Vuex Dispatch Action Then

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In my previous blog post "Learn Vuex Through A Tutorial", I demonstrated how to implement state management using Vuex.

As you surely know, a central theme of Vuex is its unidirectional data flow.

This means two-way binding is a no-go! Unfortunately, this means the Vue directive v-model will not work with it out of the box.

What am I gonna do!?" Don't worry, I've got you covered. In this blog post, I'll show you how to use v-model with Vuex. In case you were wondering, no matter if you're using Vue 3 or Vue 2, you'll encounter the same issue.

There are two ways of tackling this problem: creating a two-way computed property or "modifying", for lack of a better term, the v-model logic to accommodate Vuex.

Both of these solutions work in strict 👮‍♂️ mode. Let me first explain the latter in more detail. As you may or may not know, the v-model directive is essentially syntactic sugar.

🍭 It can be rewritten in a more verbose manner using two other directives, as seen below.

In this example, the two-way binding happens by calling updateMessage on any input change and updating message with the input value.

Now that we know how v-model actually works under the hood, 🚗 we can make some simple changes to the code in order to make it work with Vuex.

Let me show you! The first change we need to make is using a computed property (or getter) to retrieve the state data.

Alright, step one done. ✅ Next, we need to alter this state by calling a mutation through a method function.

You may of course dispatch an action and then commit the mutation, if you prefer to do so.

In case you were wondering, here's what the mutation handler would look like in our store. And really, that's all there is to it! "What's the other solution you talked about?"

Glad you didn't forget dear reader!

As I previously mentioned, we can tackle this issue by constructing a two-way computed property using a getter and a setter (⚠️ getter in this context is not referring to the actual getter function in Vuex). In this solution, we don’t actually mess around with the v-model directive, but with the property it’s bound to.

By default, a computed property is a getter only. 😲 However, we have the option to also add a setter. Inside of the computed property, we have a custom getter function called get() directly retrieving the state from our store.

On the other hand, in order to alter the state, we use a setter called set().

This calls a mutation handler and passes in the input value that we automatically receive.

Pay attention to the structure of both solutions. You'll see that they are both very similar.

In the first one, you essentially have two functions, one as a computed property, the other as a method.

In the second case, you have the same functions, just named differently and part of a computed property.

It might not come as a surprise to you that many others have come across this problem and evidently tried to come up with a solution of their own. The most popular library at the moment is vuex-map-fields, with over a thousand stars at the time of this writing. Its documentation is quite well written in my opinion, so I don't think a tutorial will be necessary (unless you ask me of course..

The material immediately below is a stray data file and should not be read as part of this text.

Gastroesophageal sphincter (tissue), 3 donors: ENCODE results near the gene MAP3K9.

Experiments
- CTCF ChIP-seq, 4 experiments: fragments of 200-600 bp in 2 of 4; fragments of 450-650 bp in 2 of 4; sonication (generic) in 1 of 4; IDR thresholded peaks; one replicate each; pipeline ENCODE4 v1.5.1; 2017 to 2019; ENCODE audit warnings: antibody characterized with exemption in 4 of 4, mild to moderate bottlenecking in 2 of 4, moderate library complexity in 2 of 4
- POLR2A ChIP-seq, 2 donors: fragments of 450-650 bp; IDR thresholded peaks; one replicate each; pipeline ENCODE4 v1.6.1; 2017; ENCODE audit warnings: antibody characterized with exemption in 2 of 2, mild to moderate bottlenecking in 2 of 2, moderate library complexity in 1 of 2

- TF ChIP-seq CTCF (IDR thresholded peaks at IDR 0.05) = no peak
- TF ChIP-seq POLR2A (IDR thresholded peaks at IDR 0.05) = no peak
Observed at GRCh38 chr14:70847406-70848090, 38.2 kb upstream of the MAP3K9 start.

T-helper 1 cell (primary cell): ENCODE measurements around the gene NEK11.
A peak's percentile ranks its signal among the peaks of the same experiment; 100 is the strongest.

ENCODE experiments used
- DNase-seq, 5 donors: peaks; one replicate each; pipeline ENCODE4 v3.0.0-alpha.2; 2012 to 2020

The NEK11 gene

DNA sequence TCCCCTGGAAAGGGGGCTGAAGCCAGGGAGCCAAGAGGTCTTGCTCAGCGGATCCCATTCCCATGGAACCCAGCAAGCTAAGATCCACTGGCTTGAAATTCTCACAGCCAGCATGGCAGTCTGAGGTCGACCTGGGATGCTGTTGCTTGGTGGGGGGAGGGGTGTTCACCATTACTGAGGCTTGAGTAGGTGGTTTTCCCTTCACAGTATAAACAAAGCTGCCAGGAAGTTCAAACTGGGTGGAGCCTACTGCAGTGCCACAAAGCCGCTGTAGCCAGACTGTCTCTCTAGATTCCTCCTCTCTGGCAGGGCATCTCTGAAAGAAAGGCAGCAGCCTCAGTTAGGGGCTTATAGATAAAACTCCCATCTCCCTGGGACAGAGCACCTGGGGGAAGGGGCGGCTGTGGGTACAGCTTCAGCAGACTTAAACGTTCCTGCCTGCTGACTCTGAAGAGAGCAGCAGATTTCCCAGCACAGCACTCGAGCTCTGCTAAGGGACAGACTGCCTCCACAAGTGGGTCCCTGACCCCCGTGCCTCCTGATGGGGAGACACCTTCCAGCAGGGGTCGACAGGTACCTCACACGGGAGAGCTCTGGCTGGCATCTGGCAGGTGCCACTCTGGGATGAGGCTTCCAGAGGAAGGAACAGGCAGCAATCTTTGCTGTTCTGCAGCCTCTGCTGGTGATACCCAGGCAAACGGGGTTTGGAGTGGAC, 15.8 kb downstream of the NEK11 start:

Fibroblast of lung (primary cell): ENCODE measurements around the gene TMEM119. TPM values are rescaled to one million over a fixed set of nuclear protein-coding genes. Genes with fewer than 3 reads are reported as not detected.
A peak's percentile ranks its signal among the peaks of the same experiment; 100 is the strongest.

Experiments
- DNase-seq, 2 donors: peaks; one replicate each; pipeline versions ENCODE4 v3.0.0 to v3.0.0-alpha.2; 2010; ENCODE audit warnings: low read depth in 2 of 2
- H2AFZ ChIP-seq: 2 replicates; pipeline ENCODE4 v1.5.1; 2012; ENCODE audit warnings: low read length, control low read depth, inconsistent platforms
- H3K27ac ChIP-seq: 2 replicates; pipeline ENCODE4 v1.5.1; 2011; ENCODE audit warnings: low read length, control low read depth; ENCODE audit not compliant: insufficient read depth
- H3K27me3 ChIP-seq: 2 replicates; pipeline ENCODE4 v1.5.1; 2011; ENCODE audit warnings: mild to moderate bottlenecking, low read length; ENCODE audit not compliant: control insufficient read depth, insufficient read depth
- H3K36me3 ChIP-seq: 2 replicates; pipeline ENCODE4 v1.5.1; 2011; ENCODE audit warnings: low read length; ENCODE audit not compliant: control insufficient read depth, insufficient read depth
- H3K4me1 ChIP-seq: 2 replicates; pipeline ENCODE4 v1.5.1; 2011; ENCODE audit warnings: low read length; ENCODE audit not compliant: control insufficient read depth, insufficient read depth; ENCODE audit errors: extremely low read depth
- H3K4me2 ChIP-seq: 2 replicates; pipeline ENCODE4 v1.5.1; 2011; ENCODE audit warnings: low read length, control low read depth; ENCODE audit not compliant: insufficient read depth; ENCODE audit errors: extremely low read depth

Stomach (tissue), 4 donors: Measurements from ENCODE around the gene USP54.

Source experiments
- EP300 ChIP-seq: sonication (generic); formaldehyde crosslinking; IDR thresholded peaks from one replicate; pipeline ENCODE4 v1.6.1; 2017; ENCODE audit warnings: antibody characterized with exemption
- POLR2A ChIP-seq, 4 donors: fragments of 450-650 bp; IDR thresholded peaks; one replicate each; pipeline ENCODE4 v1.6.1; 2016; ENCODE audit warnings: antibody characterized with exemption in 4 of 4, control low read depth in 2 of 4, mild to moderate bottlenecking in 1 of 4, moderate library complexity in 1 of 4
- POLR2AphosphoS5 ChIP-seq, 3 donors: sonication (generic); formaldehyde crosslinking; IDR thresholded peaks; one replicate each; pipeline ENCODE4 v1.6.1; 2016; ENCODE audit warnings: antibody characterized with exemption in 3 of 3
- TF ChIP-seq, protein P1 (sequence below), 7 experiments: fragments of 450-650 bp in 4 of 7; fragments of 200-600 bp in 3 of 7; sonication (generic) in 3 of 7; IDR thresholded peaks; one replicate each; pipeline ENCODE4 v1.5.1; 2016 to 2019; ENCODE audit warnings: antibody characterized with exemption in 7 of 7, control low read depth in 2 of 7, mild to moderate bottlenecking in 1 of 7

Nonetheless, knowing someone's already made an easy to use solution should not discourage you from knowing the other alternative solutions I presented to you above.

In fact, you'll sometimes run into a problem with the library and might have to resort to the old-fashioned solution, as I had to do once.

Modified2 years, 2 months ago. I would like to clear user data upon logout, so from auth module I dispatch an action which is defined in a module ride but I am getting an error:. This is my code:. What am I doing wrong?

201201 bronze badges. 1,70944 gold badges2020 silver badges5353 bronze badges. 2020 silver badges5353 bronze badges. Your usage of dispatch() is incorrectly passing { root: true } as the 2nd argument, which is intended for the payload. Options should be 3rd:. 1414 gold badges145145 silver badges201201 bronze badges.

201201 bronze badges. If you don't have payload to pass, then you need to send the second parameter as a null like:.

6565 bronze badges. Sometimes, we want to use async and await with Vuex dispatch. In this article, we’ll look at how to use async and await with Vuex dispatch.

To use async and await with Vuex dispatch, we can add an action method that’s an async function.

For instance, we write. to add the getProducts action that makes an async request with axios.get. And then we call commit to commit the SET_PRODUCTS mutation to store the data.

Composing Actions #

To use async and await with Vuex dispatch, we can add an action method that’s an async function. In Vuex, actions are functions that call mutations. Actions exist because mutations must be synchronous, whereas actions can be asynchronous.

You can define actions by passing a POJO as the actions property to theVuex store constructor as shown below. To "call" an action, youshould use the Store#dispatch() function. The obvious question to ask about actions is "why actions?" Vuex stores have a commit() function that lets any function commit mutations, so you could just as easily do this:.